P Wave

P wave should be always before QRS complex, separated by PQ interval. P wave is a sign of normal atrial depolarization.


  • duration: 110 ms;
  • amplitude: 0.25 mV;
  • positivity:
    • positive − always in leads I and II;
    • negative − always in aVR lead.

When is P wave missing? Atrial flutter or fibrillation, …

PQ Interval

PQ interval is a period of atrial contraction. The depolarization is delayed in AV node.


  • duration: 120−200 ms
  • positivity: isoelectric

QRS Complex

QRS complex represents ventricular depolarization and contraction. There are two phases of ventricular depolarization:

  1. depolarization of interventricular septum − the vector is oriented from left to right and anteriorly;
  2. depolarization of ventricles − because the left ventricle is more massive than the right ventricle, the vector oriented from right to left and posteriorly[2].

There are three waveforms in QRS complex:

  • Q wave − the first negative wave following P wave, may not always be presented;
  • R wave − the first positive wave following P wave or Q wave;
  • S wave − the first negative wave following R wave.


  • duration of QRS complex: 100 ms or less;
  • amplitude of Q wave;
  • amplitude of R wave;
  • amplitude of S wave.

ST Segment

ST segment is isoelectric line, period of no electrical activity of the heart. Should be in the same level as PQ interval. Every elevation or depression of this line is pathological.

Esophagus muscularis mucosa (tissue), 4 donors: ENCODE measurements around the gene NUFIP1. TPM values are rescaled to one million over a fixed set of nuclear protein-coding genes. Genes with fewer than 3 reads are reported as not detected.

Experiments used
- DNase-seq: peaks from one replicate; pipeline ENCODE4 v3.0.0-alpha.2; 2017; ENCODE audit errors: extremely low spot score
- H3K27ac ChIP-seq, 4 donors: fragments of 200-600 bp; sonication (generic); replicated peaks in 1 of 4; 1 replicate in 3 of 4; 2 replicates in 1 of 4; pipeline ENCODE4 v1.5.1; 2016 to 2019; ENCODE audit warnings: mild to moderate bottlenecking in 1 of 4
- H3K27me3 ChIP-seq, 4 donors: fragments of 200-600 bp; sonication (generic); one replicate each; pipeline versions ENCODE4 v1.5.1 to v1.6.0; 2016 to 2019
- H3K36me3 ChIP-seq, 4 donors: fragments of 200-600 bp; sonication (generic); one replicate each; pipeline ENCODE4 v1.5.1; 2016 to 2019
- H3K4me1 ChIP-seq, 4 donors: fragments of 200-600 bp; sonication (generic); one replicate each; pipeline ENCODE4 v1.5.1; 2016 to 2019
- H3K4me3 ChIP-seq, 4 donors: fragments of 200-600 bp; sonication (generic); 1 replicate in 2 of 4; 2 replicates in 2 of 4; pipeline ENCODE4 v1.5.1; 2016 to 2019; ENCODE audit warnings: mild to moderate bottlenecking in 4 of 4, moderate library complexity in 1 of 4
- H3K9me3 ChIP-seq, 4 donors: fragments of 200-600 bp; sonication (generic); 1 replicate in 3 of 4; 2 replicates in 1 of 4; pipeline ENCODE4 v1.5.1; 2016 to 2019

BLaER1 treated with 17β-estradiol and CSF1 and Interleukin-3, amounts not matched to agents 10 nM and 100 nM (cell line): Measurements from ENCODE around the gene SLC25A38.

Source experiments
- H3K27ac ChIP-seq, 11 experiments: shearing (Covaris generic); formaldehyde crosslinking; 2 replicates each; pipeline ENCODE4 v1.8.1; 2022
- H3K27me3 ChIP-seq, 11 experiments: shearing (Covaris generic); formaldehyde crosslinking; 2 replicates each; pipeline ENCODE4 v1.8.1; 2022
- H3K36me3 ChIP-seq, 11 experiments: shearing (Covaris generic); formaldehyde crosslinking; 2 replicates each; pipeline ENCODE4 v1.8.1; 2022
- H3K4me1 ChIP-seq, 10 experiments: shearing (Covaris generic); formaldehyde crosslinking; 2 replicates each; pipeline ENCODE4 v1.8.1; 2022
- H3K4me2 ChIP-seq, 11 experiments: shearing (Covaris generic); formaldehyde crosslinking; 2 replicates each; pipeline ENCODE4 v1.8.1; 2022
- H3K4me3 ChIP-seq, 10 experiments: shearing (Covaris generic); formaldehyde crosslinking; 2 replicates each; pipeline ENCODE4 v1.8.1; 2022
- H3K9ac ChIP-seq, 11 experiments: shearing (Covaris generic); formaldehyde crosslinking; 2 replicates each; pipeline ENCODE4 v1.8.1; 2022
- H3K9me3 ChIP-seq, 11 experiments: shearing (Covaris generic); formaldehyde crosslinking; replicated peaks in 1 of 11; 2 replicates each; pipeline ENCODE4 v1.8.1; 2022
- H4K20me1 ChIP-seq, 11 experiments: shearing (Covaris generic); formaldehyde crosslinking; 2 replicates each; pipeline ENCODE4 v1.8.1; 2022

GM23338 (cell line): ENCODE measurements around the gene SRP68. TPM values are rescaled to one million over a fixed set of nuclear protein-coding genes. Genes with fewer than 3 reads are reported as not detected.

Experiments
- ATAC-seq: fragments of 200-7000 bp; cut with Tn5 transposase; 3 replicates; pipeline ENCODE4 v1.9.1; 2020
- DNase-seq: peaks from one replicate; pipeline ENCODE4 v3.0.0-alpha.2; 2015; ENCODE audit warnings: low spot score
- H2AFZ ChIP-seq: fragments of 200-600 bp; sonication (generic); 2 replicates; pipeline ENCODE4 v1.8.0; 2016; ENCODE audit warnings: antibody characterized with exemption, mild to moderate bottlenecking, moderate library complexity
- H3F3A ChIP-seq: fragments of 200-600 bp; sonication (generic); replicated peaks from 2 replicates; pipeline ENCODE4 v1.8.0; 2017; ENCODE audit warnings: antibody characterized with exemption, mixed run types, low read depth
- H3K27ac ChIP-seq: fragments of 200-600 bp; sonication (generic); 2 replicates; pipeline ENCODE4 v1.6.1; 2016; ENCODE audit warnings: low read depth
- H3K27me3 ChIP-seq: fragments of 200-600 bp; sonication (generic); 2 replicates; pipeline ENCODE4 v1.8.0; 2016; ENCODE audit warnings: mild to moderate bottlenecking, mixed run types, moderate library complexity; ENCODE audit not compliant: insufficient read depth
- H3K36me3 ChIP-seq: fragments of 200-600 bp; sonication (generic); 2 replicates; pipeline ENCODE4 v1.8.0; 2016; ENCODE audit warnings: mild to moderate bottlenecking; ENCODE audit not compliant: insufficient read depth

• Physiological duration is 320 ms.

T Wave

T wave represents repolarization of ventricles. The positivity or negativity should be the same as the major vector of QRS complex.[2]

  • Physiological duration 160 ms.

U Wave

The U wave is ordinarily small and follows T wave and usually has the same polarity as T wave.[2]

Heart Rhythm

Heart rhythm is physiologically generated by SA node. Sign of its healthy function is P wave and PQ interval. Rhythm generated in SA node is called sinus rhythm.

Heart Frequency

Heart frequency or heart rate is based on frequency of ventricular contraction. Can be easy counted from ECG curve. It is necessary to compare two QRS complexes and measure the time interval between their R waves − RR interval (in seconds):


Normal heart rate is 55−90/min.


Related Articles


  1. KASPER, Dennis L – FAUCI, Anthony S – LONGO, Dan L, et al. Harrison's principles of Internal Medicine. 16th edition. New York : McGraw-Hill Companies, Inc, 2005. 2607 pp. pp. 1311-1312. ISBN 0-07-139140-1.
  2. a b c d e KASPER, Dennis L – FAUCI, Anthony S – LONGO, Dan L, et al. Harrison's principles of Internal Medicine. 16th edition. New York : McGraw-Hill Companies, Inc, 2005. 2607 pp. pp. 1312-1313. ISBN 0-07-139140-1. Cite error: Invalid <ref> tag; name "Harrison" defined multiple times with different content
  3. a b WikiSkripta. Elektrokardiografie [online]. ©2011. The last revision 2011-07-2, [cit. 2011-07-03]. <http://www.wikiskripta.eu/index.php/Elektrokardiografie>.


  • KASPER, Dennis L – FAUCI, Anthony S – LONGO, Dan L, et al. Harrison's principles of Internal Medicine. 16th edition. New York : McGraw-Hill Companies, Inc, 2005. 2607 pp. pp. 1311-1319. ISBN 0-07-139140-1.